I initially received this ARC Autumn 2016, however, it was during a period of time where my computer died (in a fierce lightning storm), my migraines were frequently giving me grief and shortly thereafter, right as things felt they were going to calm down for a bit, my father had a moderate bilateral stroke (see also Post). Ergo, I had to table a lot of my readings which were in queue towards the end of 2016 and the start of 2017. I have been progressing towards resuming where I left off and finding a renewal of joy reading the stories I was not able to alight inside until now. I received this ARC for review consideration and I was wicked happy for the discovery of finding an author who set her story in Central America. My keen interest is also linked to my own adventures in the Mayan ruins of Mexico City and the Yucatan peninsula inasmuch as my former field of choice to study: Archaeology. (see also Review to a bit about why I love Mexico)

I received a complimentary ARC copy of “The Smoke Hunter” direct from the publisher Grand Central Publishing (an imprint of Hachette Book Group Inc.) in consideration for an honest review. I was not obligated to post a review but I decided to share my thoughts for my own edification as much as broach the topic of discussion about how ‘dark’ fiction is becoming. I did not receive compensation for my opinions or thoughts shared herein.

Fun Stuff for Your Blog via pureimaginationblog.comI positively LOVE Action & Adventure stories yet finding stories with a healthy dose of Archaeological Intrigue is not always as easy to unearth.

My wanderings inside this niche of literature has it’s roots in the Graphic Novels based off of the Young Indiana Jones Chronicles and the fictionalised novels of Indiana Jones. One in particular truly celebrated what I loved about finding inside stories like these which was Indiana and the Seven Veils. Finding stories which suit my interests with the archaeological angle and keep me on the edge of my chair whilst reading the adventure the lead character is undertaking is sometimes a bit hit or miss depending on how the story evolves.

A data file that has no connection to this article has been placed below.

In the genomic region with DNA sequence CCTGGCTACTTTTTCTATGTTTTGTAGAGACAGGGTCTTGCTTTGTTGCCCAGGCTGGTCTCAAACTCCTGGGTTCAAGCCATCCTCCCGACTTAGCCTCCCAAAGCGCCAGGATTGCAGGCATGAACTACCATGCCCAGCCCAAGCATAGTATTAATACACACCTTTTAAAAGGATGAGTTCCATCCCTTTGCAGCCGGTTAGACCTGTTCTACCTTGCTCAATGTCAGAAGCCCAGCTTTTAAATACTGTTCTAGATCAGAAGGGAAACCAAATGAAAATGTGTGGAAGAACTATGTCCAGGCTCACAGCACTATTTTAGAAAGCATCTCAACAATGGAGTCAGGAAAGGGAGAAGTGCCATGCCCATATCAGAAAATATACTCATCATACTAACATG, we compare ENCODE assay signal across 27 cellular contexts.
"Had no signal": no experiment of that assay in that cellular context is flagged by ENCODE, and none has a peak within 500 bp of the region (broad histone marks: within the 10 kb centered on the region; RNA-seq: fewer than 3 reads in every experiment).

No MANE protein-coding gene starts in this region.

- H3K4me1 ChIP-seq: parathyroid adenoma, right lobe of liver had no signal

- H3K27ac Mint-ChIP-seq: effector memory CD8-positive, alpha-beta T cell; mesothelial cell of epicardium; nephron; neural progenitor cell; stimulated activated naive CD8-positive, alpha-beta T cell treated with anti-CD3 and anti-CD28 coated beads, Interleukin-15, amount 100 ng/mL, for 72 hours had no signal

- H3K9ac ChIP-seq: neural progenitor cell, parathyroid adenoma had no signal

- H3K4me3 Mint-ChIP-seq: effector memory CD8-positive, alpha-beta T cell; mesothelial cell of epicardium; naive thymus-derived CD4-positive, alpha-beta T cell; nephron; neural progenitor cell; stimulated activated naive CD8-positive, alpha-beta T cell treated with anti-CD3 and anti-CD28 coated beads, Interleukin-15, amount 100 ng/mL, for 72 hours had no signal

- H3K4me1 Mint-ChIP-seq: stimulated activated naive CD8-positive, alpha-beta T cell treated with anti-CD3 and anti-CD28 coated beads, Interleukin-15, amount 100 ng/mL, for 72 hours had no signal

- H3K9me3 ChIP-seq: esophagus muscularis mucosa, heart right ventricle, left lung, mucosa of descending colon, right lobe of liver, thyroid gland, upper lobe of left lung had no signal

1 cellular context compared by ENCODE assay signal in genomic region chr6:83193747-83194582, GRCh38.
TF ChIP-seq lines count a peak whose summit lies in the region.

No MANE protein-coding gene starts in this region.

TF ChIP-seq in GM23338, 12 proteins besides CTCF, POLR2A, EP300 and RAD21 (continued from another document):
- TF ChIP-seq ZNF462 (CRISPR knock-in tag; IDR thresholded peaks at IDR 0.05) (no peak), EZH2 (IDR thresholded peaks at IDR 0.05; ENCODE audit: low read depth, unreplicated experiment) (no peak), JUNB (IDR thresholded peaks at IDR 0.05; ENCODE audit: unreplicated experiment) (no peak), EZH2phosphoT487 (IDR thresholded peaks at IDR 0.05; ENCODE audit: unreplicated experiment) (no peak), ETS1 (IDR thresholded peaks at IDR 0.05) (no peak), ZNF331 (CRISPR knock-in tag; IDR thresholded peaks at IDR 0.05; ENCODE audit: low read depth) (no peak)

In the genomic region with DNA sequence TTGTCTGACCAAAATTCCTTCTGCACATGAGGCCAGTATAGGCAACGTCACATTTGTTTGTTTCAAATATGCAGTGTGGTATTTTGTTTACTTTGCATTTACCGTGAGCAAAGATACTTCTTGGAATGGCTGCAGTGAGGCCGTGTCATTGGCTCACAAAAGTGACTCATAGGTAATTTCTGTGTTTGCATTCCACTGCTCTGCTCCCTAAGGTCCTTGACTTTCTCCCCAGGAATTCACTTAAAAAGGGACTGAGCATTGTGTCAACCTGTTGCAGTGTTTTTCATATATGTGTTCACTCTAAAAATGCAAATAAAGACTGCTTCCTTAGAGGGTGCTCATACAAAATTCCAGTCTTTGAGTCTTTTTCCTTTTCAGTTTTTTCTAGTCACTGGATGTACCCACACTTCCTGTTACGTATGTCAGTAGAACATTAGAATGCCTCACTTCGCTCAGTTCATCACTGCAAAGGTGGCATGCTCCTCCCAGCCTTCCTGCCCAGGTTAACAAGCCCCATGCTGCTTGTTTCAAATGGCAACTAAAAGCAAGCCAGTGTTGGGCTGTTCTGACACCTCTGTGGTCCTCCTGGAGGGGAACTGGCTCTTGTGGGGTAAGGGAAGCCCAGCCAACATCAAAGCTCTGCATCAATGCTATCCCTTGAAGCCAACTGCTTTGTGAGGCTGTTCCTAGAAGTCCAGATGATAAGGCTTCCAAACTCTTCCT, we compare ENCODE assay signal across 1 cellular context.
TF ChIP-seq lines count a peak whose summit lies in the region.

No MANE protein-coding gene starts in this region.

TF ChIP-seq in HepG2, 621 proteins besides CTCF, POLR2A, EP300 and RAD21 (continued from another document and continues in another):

In the recent past, I have become re-inspired to seek out these stories by my discoveries of the following stories:

  • the Cobbogoth series by Hannah L. Clark (see thread)
  • the Awesome Jones series by AshleyRose Sullivan (see thread)
  • the Jaya Jones series by Gigi Pandian (see thread)
  • the Space Opera series by Cindy Koepp (see thread)
  • the Kitty Hawk Flying Detective Agency series by Iain Reading (see thread)
  • The Legend of the Gypsy Hawk by Sally Malcolm (see also Review)
  • The Land of Look Behind by Aaron Blaylock (see also Review)
  • the first Ian Quicksilver novel, not the second (see also Review)
  • *if I said ‘see thread’ this denotes a series is still in-process

I was hoping this novel might be one I could appreciate in the similar vein of interest I had felt with Jaya Jones; as I truly do appreciate finding Lara Croft-esque characters who are wholly true to themselves but have a fierce passion for their fields of study. I love strong female leads who have a penchant for adventure and of uncovering the historical past in a way which will benefit humanity by the artifacts and discoveries they are making. I also loved The Mummy films starting Brendan Fraser where he was only one-half of the duo of archaeological explorers seeking to understand the lore and legacies of Ancient Egypt. So you can see, I have a healthy interest in reading these kinds of stories but it’s finding the stories which I can truly rally behind and say “I loved reading this!” which has become a quest of it’s own!

Fun Stuff for Your Blog via pureimaginationblog.com

(Not quite a) Book Review | “The Smoke Hunter” by Jacquelyn Benson one reader’s struggle with how ‘dark’ fiction can become for #YALitThe Smoke Hunter
Subtitle: Unlock an Ancient Mystery. Unleash an Earth-shattering secret.
by Jacquelyn Benson
Source: Direct from Publisher

Places to find the book:

Borrow from a Public Library

Add to Riffle

Add to LibraryThing

ISBN: 9781455569069

Genres: Action & Adventure Fiction, Archaeological | Anthropological Historical Perspectives, Historical Fiction, Historical Thriller Suspense


Published by Grand Central Publishing

on 13th September, 2016

Format: Paperback ARC

Pages: 448

Published by: Grand Central Publishing (@GrandCentralPub)
an imprint of Hachette Book Group, Inc. (@HachetteBooks)

Formats Available: Hardcover, Trade Paperback, Audiobook and Ebook

Converse via: #Historical + #YoungAdult or #YALit, #AdvFict, #HistFic and #TheSmokeHunter

About Jacquelyn Benson

Jacquelyn Benson Photo Credit: Jasmin Hunter

Jacquelyn Benson has always known who she wanted to be when she grew up: Indiana Jones. But since real archaeology involves far more cataloguing pot shards and digging through muck than diving out of airplanes and battling Nazis, she decided to devote herself to shamelessly making things up instead.

Jacquelyn studied anthropology in Belfast, Northern Ireland and married a man from Dublin, New Hampshire. She wrote a thesis on paranormal investigators and spent four years living in a museum. When not writing, you may find her turning flowers into wine, herding an unruly toddler, or hiding under a blanket devouring genre fiction.

Photo Credit: Jasmin Hunter

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Posted Friday, 5 May, 2017 by jorielov in 19th Century, Action & Adventure Fiction, Bits & Bobbles of Jorie, Blog Tour Host & Reviewer, Book Review (non-blog tour), Bookish Discussions, Coming-Of Age, Debut Author, Debut Novel, Grand Central Publishing, Historical Fiction, Realistic Fiction, Treasure Hunt